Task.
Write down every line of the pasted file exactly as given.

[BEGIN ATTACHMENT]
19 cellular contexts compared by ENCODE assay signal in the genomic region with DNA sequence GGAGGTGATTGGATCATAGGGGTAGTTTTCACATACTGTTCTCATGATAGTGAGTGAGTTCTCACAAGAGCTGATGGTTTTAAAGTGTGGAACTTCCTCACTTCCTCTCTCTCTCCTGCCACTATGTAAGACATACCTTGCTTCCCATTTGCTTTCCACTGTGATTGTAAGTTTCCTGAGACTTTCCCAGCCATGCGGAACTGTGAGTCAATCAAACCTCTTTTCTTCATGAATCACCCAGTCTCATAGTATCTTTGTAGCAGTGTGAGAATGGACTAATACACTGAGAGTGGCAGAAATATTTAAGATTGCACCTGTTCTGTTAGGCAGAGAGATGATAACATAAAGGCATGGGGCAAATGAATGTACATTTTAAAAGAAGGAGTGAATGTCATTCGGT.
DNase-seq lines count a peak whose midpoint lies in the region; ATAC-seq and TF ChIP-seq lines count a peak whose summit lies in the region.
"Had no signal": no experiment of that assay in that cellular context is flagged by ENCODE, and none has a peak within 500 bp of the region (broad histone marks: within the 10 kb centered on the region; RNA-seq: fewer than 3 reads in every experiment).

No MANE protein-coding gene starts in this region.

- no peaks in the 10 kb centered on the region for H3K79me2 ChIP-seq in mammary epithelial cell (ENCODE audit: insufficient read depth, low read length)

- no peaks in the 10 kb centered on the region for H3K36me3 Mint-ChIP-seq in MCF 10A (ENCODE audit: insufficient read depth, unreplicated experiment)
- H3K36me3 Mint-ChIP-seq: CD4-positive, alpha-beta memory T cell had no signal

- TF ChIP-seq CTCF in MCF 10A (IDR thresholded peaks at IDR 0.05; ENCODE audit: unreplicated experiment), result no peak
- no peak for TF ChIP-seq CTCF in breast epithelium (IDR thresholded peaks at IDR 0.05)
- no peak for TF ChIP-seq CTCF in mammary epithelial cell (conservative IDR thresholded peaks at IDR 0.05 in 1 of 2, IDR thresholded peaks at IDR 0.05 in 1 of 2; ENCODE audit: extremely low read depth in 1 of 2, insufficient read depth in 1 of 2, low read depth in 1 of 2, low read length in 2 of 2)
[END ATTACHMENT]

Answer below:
19 cellular contexts compared by ENCODE assay signal in the genomic region with DNA sequence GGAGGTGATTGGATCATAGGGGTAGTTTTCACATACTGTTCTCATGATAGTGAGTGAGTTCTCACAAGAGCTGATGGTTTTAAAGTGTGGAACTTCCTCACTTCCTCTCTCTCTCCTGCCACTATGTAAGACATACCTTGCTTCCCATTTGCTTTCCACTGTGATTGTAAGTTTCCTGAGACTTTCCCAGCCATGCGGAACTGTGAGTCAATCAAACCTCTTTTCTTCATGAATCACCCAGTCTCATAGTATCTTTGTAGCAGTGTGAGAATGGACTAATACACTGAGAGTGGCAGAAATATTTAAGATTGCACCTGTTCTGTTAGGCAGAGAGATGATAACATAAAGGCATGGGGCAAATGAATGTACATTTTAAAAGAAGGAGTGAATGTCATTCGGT.
DNase-seq lines count a peak whose midpoint lies in the region; ATAC-seq and TF ChIP-seq lines count a peak whose summit lies in the region.
"Had no signal": no experiment of that assay in that cellular context is flagged by ENCODE, and none has a peak within 500 bp of the region (broad histone marks: within the 10 kb centered on the region; RNA-seq: fewer than 3 reads in every experiment).

No MANE protein-coding gene starts in this region.

- no peaks in the 10 kb centered on the region for H3K79me2 ChIP-seq in mammary epithelial cell (ENCODE audit: insufficient read depth, low read length)

- no peaks in the 10 kb centered on the region for H3K36me3 Mint-ChIP-seq in MCF 10A (ENCODE audit: insufficient read depth, unreplicated experiment)
- H3K36me3 Mint-ChIP-seq: CD4-positive, alpha-beta memory T cell had no signal

- TF ChIP-seq CTCF in MCF 10A (IDR thresholded peaks at IDR 0.05; ENCODE audit: unreplicated experiment), result no peak
- no peak for TF ChIP-seq CTCF in breast epithelium (IDR thresholded peaks at IDR 0.05)
- no peak for TF ChIP-seq CTCF in mammary epithelial cell (conservative IDR thresholded peaks at IDR 0.05 in 1 of 2, IDR thresholded peaks at IDR 0.05 in 1 of 2; ENCODE audit: extremely low read depth in 1 of 2, insufficient read depth in 1 of 2, low read depth in 1 of 2, low read length in 2 of 2)